With a hand signal, Kael indicated that they should land near the edge of the forest. All six reptiles landed with a soft thump in the mixture of soft earth and ashes. Each rider dismounted, and left their Dragan to it’s own business- the giant flying reptiles were more than capable of looking after themselves. There was no need to tether the beasts. If the six men succeeded in their mission, then doubtless fresh mounts , whether they be rassaurs or dragans, would be available. If they were not successful then they would have little need for their mounts ever again. No-one said it, but they all knew that the dragans had served their purpose.

Kael lay down in the filth underfoot and rolled around in it, smearing the stinking black mixture of  mud and ashes onto himself, paying particular attention to areas where his skin was exposed. He motioned to his companions to do the same. They all looked at him with disgust, but to a man they none the less complied.

‘It isn’t much of an edge,’ he said. ‘But it might make the difference between getting inside that wall, or getting an arrow in the guts before we’re even in touching distance of it.’

The muck congealed on their clothes and skin, darkening as it dried. In the black night, they blended in like dark phantoms.

‘Make sure your weapons are secure, and if they rattle, muffle them with something. I want us to be as silent as possible, and this is our last chance to make sure there is nothing to that will break that silence. Kael watched them as they cinched their sword belts tighter and checked that their armour would not make a sound. ‘Make sure you do it properly damn it, because if I hear any sound louder than a rustle, I’ll brain the culprit with this!’ He brandished the dragan goad in front of them, then pushed it into his belt, where he checked it was securely fastened before letting it go. It would be well, he had decided, to lead by example.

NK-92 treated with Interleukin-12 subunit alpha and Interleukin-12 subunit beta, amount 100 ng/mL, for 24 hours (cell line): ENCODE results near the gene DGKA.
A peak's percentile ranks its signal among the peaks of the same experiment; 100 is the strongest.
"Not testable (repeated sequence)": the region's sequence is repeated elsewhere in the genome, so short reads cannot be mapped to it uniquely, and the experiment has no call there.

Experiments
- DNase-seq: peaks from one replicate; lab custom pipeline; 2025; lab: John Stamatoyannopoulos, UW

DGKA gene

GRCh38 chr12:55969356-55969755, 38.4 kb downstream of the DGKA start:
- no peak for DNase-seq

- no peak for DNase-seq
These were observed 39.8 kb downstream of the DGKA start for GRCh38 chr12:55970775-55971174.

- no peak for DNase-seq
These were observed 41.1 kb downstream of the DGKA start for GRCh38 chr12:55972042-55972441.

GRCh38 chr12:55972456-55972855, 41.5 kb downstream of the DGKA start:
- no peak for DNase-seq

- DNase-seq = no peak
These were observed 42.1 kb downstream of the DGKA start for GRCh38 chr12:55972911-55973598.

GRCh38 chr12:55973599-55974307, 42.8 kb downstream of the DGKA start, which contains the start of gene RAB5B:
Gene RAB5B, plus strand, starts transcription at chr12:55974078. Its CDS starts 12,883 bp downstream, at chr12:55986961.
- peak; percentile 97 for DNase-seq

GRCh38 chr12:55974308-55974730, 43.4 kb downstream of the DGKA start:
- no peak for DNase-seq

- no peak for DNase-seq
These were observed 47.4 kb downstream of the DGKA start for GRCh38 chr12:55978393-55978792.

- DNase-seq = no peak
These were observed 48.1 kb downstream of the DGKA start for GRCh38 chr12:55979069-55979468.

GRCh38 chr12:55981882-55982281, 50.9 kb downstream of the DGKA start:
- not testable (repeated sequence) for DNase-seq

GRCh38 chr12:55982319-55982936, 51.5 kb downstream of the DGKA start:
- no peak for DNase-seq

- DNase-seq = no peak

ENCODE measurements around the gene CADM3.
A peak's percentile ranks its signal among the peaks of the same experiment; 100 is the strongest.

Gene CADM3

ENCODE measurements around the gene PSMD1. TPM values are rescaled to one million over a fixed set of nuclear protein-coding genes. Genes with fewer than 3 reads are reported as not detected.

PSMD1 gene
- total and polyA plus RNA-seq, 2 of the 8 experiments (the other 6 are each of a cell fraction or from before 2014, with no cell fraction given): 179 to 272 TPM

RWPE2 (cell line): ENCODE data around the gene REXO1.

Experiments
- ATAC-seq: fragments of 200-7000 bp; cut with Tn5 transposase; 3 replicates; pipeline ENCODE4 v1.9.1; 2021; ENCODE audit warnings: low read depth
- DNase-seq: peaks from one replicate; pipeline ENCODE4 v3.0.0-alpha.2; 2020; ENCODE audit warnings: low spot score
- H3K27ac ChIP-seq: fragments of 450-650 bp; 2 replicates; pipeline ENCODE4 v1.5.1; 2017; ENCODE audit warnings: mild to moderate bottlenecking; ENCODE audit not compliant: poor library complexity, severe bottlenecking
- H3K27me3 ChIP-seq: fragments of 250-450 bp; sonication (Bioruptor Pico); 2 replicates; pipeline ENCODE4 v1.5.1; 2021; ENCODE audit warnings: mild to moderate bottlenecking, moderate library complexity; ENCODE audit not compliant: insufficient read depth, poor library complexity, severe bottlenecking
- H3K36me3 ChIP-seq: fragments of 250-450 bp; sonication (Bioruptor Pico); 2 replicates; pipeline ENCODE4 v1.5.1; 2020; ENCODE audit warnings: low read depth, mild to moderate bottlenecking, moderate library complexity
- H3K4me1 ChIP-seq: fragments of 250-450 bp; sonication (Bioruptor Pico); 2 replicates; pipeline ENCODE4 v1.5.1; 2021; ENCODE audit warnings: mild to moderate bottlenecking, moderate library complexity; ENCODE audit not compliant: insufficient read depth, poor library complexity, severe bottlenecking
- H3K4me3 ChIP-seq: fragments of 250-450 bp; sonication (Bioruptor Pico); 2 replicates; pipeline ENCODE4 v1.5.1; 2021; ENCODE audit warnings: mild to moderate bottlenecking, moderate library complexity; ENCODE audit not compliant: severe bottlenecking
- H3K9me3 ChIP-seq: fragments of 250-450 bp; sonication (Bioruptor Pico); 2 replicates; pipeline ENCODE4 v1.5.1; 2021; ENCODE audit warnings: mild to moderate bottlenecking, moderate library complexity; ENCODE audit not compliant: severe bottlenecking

‘We’ll have to run, and fast, if we are to get to the walls in good time,’ he said. Four of his companions nodded in the darkness, while Tarabus adopted his now customary scowl. Kael turned and set off for the fortress at a steady pace, the others falling in behind him. On several occasions, only his keen night vision prevented them from tripping over blackened boulders and tree stumps that still littered the clearing. As they approached within a short bowshot of the wall, Kael stopped in his tracks and motioned for them to get down. Here there was no cover from the eyes of anyone who might be atop the wall, save for the darkness and the filth they had caked themselves in.

‘Why have we stopped?’ whispered  Olver in a strained voice.

Kael pointed up at the top of the wall, now a huge barrier in front of them, rather than the indistinct darkness it had appeared from a distance.

‘Kelmar doubtless has enough brains in his head to leave a guard atop his outer wall, even if it is only a bare minimum.’

Olver and the others stared into the gloom at the huge curving wall.

‘I see nothing,’ Siman said quietly. A barely audible grunt of agreement issued from someone else in the party.

‘Look harder then. Directly in front, where the curve of the wall is closest to us.’

They all looked at the parapet of the wall, straining to see the elusive guard.

‘I see him,’ said one of the two men who had accompanied Kael, Olver, Siman and Tarabus. ‘The light keeps reflecting off something he’s wearing or carrying- his helmet or spear perhaps.’

Now others spoke quiet affirmations as they espied the guard pacing back and forth along a short route atop the wall.

‘Is that the only guard there is?’ asked Olver. ‘Surely Kelmar has more mind as to his security than that.’

‘There are more guards there, to both the left and the right. Every two hundred paces or so,’ Kael told him.

The other men strained to see, but none could make anything out.

‘The gate then,  is doubtless well-manned too,’ said Siman.

‘Doubtless,’ Kael agreed. And that is exactly why we are going nowhere near it.’

‘Then how do you propose we get in? Fly, perhaps?’ Tarabus sneered. ‘Look at the height of that bloody wall!’

‘We’ll climb over it easily enough,’ Kael said, apparently unfazed by Tarabus’s outburst. ‘We’ve done enough flying for one night. We go over the wall. Whether we do it without being discovered is in Cer’s hands.’ He grinned, showing his teeth white in the darkness. ‘Unless it’s been polished like glass there’ll be a way up somewhere. Come now, let’s get a move on, and quickly!’

Next: Chapter Eight: The Compound

back to Chapter Six: Maiden Flight

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The Crimson Blade is copyright by Chris Gordon. It may not be copied without permission of the author except for purposes of reviews. (Though you can print it out to read it, natch.)